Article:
take me back to the start

Before I was born and when I was little, mum and dad dealt in antiques and collectibles. Mum advertised in the local papers for 'linen, lace, and old buttons', and often came home with all sorts of other treasures as well, such as - oh, I don't know - genuine 1920s and 30s evening dresses. In the late 1970s and early 80s their weekend market stall in Auckland would have a pre-dawn lineup, and when they opened the 'door' a flurry of collectors and upmarket dealers would whisk through snapping up the cherry items - Victorian china, flapper dresses, and antique costume jewelery all bagged, tagged and snagged before 6am. (On the subject of costume jewelery, make sure you check any piece you find. Mum once sold a necklace that she was later informed - rather untactfully I might add - was actually a diamond and sapphire piece. Yeah.) Our home was the gateway where beautiful things passed through daily, but rarely stayed. Though admittedly our (my sister and I) dress-up box was made up of Edwardian blouses and 1940s girls party dresses, one of which I wore when I was 5 and refused to remove for about 2 months, until the ivory jacquard satin had turned a particularly fetching shade of beige-brown. Complete with matted birds nest hair that I would not allow to be brushed, it was a sight to behold.

Glamorous as it all may sound we were not wealthy at all; in fact, we were pretty bloody poor most of the time. Mum and dad lived the experience of constantly letting go of the best, the most beautiful, and sometimes just whatever could be found, in order to pay the bills. Oh... can we go back in time please? There's a black silk jacket mum used to wear, a loose draping soft cut with cropped bell sleeves, every inch covered in a gold hand-embroidered vine pattern. I need this in my wardrobe now. Sigh. I hope someone is enjoying it.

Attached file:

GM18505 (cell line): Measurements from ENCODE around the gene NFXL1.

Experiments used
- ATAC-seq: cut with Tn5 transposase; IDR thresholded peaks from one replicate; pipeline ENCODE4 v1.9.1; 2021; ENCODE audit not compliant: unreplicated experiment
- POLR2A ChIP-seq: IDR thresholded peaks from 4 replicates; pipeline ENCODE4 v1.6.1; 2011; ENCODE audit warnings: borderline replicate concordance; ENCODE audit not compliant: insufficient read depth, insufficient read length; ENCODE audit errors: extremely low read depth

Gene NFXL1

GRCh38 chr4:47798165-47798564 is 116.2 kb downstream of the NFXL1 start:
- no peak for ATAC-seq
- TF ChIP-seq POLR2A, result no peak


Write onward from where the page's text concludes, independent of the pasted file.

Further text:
But despite the struggle, it was a home with a lot of love going on. And I feel blessed to have been raised by such talented, artistic people who taught me to appreciate the unique, the quality, the quirky, the history, the imperfectly perfect. Oh! Remembering... they made tooled leather wallets, bags, and belts for a while. The best seller was a soft leather shoulder bag, with intricate carvings of flowers or birds, and long leather fringe that hung right down to the knees. It made such a statement when a girl bought one of these, strutting away in her flared blue jeans with the fringe swishing in time as she walked. Man, I still want to be one of those girls. Then later, when we lived on the island, it was handmade suede leather moccasin boots. They laced up the font, were beaded across the toes, had sheepskin lining, and were the comfiest house shoes in the world, especially during the... shall we say "crisp"... New Zealand winters. Every time I go back to NZ I secretly hope to find one of those bags or a pair of the moccasins peaking out from some dark corner of a thrift store. No luck so far, but I'm still vaguely hopeful. In the meantime I seek out what treasures I can, imagining what history they have, and enjoy the little moment when they pass through my hands.

The point? Hmmm... the point. Well. Sometimes when a business is a labour of love you can find that somewhere along the track you started focusing on the labour a little too often, and forget why you made this choice in the first place. So here's just taking a moment to stop, breathe, and believe. I guess occasionally we all need to remind ourselves where we have come from, what passions were sparked there, and that it's important to allow - or sometimes fight for - them to still live in the present.

Man I feel like Dr Phil and Jerry Springer's love child today.



Girls. Found a box of awesome vintage mags and after flicking through, I discovered a growing theme in my chosen scans. Girls with attitude. Girls I wanted to be when I grew up. Fearless, fun, growling, dancing, kissing, slouching girls. Wearing killer heels one day and boys clothes the next and too many accessories and plaits and messy hair. Too often I find myself changing an outfit if I think other people won't like it, or if it draws too much attention. Surely I'm old enough now to stop caring? Is 2010 the time to let it go and step it up? YES MA'AM.

First stop: shoes that actual grownups wear.

(1989 ad for Kate Durham; 1988 Vogue editorial pic on 'mudlark' fashion; 1988 Vogue editorial pic on Chanel; Stevie Nicks 1970s; 1970 Snazzi by La Gaye Parisienne dress; 1980s Cue ad)